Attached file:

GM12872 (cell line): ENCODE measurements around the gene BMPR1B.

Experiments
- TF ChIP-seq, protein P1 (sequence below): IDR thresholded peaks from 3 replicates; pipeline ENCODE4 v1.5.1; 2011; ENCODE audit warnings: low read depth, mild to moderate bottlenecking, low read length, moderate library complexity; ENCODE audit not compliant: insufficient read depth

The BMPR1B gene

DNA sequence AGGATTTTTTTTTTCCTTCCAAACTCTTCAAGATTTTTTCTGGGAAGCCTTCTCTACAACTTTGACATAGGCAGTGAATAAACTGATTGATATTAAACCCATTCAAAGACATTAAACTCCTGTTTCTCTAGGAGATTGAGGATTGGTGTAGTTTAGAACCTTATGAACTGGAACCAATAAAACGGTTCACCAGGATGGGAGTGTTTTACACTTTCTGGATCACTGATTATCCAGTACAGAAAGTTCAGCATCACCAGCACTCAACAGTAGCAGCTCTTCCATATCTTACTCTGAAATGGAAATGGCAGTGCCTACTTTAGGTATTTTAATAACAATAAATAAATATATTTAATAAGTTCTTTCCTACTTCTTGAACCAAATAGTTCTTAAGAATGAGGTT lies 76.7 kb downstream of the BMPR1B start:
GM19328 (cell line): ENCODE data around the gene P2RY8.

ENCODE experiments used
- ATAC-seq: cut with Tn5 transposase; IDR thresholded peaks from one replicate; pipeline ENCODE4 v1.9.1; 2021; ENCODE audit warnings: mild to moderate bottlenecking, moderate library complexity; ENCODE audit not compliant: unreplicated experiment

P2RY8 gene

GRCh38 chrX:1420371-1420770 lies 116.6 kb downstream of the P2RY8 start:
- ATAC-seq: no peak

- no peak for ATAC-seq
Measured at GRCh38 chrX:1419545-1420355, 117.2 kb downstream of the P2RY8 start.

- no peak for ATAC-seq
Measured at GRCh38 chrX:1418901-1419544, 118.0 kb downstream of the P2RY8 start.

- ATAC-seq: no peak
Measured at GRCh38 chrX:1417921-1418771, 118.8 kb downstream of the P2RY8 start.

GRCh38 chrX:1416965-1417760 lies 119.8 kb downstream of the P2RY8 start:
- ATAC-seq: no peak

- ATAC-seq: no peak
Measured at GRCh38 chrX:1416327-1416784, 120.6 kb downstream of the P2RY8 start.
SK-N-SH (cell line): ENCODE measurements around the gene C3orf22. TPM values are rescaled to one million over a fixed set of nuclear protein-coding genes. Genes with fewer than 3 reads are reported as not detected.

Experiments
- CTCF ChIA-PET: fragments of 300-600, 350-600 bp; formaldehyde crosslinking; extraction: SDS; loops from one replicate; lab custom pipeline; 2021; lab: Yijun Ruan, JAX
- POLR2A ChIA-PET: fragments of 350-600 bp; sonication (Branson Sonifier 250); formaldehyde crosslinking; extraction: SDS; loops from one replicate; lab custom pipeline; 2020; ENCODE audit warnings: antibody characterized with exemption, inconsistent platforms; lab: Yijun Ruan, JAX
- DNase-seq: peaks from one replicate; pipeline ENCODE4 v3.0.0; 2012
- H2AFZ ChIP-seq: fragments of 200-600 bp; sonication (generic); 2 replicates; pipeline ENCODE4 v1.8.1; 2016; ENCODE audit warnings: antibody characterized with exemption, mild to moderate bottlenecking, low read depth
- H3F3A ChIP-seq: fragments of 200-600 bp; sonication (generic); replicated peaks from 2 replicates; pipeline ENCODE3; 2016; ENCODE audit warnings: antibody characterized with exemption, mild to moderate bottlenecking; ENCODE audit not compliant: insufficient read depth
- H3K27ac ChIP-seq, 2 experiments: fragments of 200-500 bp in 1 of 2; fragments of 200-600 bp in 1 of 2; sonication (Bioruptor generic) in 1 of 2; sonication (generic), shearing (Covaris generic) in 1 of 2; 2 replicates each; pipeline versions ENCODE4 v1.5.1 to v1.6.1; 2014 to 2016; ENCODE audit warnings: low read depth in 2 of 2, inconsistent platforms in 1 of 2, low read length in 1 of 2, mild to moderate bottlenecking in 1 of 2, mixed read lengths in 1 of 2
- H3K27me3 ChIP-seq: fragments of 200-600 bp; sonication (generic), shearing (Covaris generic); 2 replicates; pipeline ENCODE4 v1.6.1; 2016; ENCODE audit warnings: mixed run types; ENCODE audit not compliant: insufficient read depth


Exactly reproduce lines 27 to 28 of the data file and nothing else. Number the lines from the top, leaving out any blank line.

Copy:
- H2AFZ ChIP-seq: fragments of 200-600 bp; sonication (generic); 2 replicates; pipeline ENCODE4 v1.8.1; 2016; ENCODE audit warnings: antibody characterized with exemption, mild to moderate bottlenecking, low read depth
- H3F3A ChIP-seq: fragments of 200-600 bp; sonication (generic); replicated peaks from 2 replicates; pipeline ENCODE3; 2016; ENCODE audit warnings: antibody characterized with exemption, mild to moderate bottlenecking; ENCODE audit not compliant: insufficient read depth